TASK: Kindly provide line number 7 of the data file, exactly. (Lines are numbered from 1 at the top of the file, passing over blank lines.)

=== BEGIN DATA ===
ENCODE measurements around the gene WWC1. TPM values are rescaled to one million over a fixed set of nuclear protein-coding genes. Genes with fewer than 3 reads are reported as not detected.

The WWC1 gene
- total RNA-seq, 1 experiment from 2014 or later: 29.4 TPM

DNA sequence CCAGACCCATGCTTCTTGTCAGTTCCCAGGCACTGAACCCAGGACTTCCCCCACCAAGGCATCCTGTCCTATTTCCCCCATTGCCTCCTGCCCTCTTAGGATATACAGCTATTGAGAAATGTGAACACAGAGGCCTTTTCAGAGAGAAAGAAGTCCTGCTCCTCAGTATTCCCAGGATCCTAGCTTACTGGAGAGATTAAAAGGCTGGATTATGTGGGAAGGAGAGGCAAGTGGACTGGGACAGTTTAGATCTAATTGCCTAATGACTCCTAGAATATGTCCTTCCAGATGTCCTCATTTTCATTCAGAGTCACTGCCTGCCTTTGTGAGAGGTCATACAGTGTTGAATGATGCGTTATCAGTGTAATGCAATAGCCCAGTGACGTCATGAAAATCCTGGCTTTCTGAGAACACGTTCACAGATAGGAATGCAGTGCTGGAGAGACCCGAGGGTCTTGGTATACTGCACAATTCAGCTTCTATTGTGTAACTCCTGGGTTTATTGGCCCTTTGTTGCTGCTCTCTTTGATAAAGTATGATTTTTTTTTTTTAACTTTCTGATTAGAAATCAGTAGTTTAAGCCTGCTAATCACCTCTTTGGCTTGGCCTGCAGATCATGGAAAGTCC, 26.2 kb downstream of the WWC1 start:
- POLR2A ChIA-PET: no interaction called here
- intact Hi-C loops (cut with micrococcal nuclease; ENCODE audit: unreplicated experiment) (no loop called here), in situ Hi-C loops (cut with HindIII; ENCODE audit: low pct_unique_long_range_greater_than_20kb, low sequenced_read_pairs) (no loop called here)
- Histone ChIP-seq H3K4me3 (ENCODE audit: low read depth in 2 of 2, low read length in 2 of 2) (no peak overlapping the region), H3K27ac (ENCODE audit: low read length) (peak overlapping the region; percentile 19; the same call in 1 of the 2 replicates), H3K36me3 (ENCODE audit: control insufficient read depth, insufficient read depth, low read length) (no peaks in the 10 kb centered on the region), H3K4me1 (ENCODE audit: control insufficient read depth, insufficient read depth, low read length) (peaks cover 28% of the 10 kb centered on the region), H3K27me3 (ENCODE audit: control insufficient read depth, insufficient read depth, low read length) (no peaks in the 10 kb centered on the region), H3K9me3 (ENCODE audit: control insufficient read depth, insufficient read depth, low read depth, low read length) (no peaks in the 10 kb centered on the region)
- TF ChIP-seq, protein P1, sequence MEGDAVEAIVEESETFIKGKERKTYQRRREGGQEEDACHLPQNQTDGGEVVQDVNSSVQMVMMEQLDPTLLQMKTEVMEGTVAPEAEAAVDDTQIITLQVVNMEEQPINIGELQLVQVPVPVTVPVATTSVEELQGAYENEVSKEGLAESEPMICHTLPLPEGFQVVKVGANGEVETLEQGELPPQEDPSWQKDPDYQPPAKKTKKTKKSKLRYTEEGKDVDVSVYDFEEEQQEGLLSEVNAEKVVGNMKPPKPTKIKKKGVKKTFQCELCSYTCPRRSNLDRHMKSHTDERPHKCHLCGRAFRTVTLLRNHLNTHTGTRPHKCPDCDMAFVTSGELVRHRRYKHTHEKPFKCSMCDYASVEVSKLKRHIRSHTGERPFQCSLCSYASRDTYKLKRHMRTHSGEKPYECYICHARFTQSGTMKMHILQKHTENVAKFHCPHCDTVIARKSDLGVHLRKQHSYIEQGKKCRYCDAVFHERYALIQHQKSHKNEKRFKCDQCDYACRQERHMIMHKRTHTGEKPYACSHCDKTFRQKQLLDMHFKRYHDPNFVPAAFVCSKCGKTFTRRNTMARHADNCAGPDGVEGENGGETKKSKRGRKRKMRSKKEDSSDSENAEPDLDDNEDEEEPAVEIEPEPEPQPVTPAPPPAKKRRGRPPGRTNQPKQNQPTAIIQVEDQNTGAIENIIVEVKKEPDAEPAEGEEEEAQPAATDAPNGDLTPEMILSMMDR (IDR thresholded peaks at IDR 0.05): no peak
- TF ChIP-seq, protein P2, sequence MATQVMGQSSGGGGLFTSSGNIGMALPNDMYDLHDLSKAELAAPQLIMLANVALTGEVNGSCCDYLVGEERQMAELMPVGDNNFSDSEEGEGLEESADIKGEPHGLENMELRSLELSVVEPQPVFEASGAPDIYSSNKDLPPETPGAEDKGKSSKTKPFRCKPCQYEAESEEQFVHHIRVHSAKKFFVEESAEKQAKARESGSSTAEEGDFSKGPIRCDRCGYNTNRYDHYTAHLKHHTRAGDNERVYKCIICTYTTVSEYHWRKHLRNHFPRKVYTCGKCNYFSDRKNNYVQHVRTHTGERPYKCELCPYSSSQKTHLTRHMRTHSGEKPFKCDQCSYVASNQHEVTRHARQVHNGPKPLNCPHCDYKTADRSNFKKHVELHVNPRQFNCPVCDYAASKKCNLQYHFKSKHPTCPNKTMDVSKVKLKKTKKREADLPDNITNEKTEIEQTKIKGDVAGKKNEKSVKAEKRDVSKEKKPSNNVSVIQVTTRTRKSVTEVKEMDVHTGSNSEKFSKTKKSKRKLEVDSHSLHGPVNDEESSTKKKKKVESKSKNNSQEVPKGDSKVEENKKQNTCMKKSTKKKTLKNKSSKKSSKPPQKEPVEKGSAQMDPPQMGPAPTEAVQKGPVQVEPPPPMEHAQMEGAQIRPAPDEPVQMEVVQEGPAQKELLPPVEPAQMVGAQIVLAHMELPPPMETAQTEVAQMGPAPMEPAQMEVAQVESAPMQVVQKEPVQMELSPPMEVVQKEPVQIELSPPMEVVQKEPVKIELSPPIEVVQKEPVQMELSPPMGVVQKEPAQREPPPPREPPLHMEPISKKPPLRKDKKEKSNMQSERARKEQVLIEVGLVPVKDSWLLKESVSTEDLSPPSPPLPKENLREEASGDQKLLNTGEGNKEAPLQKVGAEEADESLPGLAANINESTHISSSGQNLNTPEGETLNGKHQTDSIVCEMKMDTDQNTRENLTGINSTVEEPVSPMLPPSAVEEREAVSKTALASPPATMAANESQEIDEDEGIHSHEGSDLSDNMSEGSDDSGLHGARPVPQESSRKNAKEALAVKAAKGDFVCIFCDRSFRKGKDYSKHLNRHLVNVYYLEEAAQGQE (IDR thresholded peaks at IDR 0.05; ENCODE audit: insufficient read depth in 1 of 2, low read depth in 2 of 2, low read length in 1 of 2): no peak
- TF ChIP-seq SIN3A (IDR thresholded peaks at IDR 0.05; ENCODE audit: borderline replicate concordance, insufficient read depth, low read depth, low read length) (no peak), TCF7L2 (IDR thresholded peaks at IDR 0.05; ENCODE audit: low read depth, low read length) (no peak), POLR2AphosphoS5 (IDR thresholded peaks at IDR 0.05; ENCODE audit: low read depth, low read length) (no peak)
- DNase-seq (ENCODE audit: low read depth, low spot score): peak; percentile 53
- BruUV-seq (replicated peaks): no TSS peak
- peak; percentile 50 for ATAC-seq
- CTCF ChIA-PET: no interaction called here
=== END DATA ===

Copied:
- Histone ChIP-seq H3K4me3 (ENCODE audit: low read depth in 2 of 2, low read length in 2 of 2) (no peak overlapping the region), H3K27ac (ENCODE audit: low read length) (peak overlapping the region; percentile 19; the same call in 1 of the 2 replicates), H3K36me3 (ENCODE audit: control insufficient read depth, insufficient read depth, low read length) (no peaks in the 10 kb centered on the region), H3K4me1 (ENCODE audit: control insufficient read depth, insufficient read depth, low read length) (peaks cover 28% of the 10 kb centered on the region), H3K27me3 (ENCODE audit: control insufficient read depth, insufficient read depth, low read length) (no peaks in the 10 kb centered on the region), H3K9me3 (ENCODE audit: control insufficient read depth, insufficient read depth, low read depth, low read length) (no peaks in the 10 kb centered on the region)